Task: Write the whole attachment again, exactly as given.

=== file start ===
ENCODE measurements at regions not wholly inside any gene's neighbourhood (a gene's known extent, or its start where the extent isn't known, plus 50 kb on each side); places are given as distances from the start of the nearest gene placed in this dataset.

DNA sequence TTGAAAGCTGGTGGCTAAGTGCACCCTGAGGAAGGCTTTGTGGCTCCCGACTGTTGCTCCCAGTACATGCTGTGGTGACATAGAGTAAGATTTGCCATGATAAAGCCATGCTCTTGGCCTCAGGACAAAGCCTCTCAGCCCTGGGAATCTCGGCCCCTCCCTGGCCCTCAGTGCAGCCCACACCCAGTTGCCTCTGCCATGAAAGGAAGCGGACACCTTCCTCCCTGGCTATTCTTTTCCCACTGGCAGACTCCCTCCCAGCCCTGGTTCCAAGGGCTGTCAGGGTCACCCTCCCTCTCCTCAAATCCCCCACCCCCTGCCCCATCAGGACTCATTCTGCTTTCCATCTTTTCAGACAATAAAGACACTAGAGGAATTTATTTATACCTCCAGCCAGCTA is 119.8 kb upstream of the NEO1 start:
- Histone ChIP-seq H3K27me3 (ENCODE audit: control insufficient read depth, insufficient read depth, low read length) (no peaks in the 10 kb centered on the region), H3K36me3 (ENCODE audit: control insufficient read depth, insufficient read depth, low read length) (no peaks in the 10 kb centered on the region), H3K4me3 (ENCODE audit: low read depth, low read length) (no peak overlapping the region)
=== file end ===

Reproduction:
ENCODE measurements at regions not wholly inside any gene's neighbourhood (a gene's known extent, or its start where the extent isn't known, plus 50 kb on each side); places are given as distances from the start of the nearest gene placed in this dataset.

DNA sequence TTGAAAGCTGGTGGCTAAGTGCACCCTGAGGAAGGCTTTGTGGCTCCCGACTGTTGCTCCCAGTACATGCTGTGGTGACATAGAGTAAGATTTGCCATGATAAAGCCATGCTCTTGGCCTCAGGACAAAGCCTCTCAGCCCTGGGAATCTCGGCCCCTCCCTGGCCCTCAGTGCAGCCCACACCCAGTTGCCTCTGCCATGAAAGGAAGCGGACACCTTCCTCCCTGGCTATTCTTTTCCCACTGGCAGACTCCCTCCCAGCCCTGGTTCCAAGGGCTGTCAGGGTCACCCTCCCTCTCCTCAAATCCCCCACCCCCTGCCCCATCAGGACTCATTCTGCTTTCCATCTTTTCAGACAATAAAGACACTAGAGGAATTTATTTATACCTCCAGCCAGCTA is 119.8 kb upstream of the NEO1 start:
- Histone ChIP-seq H3K27me3 (ENCODE audit: control insufficient read depth, insufficient read depth, low read length) (no peaks in the 10 kb centered on the region), H3K36me3 (ENCODE audit: control insufficient read depth, insufficient read depth, low read length) (no peaks in the 10 kb centered on the region), H3K4me3 (ENCODE audit: low read depth, low read length) (no peak overlapping the region)